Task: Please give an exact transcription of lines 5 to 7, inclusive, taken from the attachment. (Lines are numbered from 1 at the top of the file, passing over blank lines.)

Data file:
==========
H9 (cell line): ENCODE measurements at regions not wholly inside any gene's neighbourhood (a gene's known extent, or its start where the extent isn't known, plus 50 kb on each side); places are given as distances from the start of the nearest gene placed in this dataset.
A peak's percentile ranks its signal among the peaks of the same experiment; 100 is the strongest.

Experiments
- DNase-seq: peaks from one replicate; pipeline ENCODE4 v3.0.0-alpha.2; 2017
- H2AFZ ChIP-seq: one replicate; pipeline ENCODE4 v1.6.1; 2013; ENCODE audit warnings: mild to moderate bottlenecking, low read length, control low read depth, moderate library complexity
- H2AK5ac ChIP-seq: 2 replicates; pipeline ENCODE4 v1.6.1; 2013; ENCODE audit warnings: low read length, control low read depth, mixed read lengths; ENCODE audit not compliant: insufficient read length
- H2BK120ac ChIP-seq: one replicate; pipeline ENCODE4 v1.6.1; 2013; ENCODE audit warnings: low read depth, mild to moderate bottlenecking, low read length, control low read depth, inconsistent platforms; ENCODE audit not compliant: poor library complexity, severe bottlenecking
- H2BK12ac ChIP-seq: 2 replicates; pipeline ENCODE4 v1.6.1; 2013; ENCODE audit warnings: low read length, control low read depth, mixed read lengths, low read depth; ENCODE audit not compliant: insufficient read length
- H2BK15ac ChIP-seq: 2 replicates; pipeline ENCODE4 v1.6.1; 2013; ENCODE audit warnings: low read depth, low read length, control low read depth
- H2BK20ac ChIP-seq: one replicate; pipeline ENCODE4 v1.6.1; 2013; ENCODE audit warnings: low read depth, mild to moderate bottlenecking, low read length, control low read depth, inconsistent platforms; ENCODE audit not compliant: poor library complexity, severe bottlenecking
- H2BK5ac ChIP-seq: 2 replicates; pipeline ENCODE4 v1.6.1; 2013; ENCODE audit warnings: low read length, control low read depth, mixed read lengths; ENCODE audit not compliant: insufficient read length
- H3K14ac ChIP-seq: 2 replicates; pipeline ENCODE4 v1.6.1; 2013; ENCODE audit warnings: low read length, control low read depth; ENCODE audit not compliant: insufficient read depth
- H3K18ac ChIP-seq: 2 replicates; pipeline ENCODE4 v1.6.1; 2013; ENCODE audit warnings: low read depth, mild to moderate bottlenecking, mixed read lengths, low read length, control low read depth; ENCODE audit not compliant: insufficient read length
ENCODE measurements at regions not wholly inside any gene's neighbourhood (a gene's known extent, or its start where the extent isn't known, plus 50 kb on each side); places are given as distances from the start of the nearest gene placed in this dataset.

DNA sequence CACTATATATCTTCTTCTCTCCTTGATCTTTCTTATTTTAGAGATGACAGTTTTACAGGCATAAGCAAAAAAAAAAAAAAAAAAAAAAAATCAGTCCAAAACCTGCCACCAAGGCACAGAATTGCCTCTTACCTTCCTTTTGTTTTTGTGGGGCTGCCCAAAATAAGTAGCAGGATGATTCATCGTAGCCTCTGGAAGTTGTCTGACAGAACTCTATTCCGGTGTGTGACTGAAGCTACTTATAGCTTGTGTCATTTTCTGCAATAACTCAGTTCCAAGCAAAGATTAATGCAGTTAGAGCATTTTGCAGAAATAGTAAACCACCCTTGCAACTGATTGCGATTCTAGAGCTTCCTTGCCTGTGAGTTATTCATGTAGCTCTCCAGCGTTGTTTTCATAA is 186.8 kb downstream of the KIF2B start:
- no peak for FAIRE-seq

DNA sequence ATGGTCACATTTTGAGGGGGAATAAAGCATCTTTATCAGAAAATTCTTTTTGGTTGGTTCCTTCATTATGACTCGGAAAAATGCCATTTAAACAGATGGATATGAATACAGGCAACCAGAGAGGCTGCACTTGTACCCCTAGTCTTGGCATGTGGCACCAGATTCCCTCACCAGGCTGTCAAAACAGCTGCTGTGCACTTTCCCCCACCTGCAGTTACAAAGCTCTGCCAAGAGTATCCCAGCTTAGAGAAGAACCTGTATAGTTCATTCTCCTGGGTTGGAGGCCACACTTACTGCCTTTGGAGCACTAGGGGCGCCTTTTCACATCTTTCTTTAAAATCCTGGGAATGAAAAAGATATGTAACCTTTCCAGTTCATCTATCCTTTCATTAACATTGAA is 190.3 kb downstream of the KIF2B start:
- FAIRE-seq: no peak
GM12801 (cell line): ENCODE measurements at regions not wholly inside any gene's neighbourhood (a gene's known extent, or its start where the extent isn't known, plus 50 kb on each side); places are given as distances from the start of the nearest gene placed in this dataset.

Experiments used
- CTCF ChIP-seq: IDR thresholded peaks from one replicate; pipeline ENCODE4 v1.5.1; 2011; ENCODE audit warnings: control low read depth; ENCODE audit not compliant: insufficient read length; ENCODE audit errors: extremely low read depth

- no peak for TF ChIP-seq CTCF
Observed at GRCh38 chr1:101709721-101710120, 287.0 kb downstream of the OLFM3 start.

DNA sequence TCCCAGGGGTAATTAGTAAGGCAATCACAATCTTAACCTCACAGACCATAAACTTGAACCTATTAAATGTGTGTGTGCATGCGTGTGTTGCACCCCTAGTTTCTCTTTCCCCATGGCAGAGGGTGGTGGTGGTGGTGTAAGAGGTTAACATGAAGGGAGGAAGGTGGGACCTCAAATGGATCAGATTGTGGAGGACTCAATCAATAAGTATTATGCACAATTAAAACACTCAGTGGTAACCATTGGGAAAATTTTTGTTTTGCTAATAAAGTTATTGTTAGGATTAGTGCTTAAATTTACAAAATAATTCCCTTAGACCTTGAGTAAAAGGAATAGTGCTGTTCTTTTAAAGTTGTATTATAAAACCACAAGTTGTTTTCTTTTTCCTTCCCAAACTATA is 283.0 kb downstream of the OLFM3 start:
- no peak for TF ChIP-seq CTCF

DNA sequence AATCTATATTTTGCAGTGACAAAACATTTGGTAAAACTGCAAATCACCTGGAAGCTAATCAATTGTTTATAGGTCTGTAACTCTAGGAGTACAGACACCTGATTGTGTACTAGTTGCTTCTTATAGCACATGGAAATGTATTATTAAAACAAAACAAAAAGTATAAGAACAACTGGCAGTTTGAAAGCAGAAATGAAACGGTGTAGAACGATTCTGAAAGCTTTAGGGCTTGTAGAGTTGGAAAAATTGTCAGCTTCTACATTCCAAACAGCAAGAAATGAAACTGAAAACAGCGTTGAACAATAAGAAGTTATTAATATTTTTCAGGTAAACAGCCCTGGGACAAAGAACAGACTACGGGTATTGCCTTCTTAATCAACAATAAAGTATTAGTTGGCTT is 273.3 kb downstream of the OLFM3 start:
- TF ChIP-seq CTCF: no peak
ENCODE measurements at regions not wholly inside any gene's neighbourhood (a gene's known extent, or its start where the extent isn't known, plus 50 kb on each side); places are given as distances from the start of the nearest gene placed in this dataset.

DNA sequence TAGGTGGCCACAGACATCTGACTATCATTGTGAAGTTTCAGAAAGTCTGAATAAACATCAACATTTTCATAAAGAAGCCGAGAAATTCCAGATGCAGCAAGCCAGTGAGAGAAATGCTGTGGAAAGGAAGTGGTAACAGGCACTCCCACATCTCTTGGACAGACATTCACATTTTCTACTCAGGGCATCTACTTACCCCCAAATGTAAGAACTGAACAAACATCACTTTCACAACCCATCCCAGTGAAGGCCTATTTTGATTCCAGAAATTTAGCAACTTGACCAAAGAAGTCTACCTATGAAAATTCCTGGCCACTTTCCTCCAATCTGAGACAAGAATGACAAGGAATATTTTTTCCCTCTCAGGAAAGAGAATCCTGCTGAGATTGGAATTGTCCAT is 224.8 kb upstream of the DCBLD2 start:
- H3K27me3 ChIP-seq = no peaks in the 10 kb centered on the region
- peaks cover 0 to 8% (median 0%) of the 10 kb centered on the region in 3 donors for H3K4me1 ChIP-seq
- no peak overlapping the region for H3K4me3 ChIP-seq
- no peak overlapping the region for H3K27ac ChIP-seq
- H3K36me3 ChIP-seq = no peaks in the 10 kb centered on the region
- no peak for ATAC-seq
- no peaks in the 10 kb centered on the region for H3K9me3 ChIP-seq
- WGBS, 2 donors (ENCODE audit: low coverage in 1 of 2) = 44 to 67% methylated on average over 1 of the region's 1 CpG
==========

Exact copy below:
- H2AFZ ChIP-seq: one replicate; pipeline ENCODE4 v1.6.1; 2013; ENCODE audit warnings: mild to moderate bottlenecking, low read length, control low read depth, moderate library complexity
- H2AK5ac ChIP-seq: 2 replicates; pipeline ENCODE4 v1.6.1; 2013; ENCODE audit warnings: low read length, control low read depth, mixed read lengths; ENCODE audit not compliant: insufficient read length
- H2BK120ac ChIP-seq: one replicate; pipeline ENCODE4 v1.6.1; 2013; ENCODE audit warnings: low read depth, mild to moderate bottlenecking, low read length, control low read depth, inconsistent platforms; ENCODE audit not compliant: poor library complexity, severe bottlenecking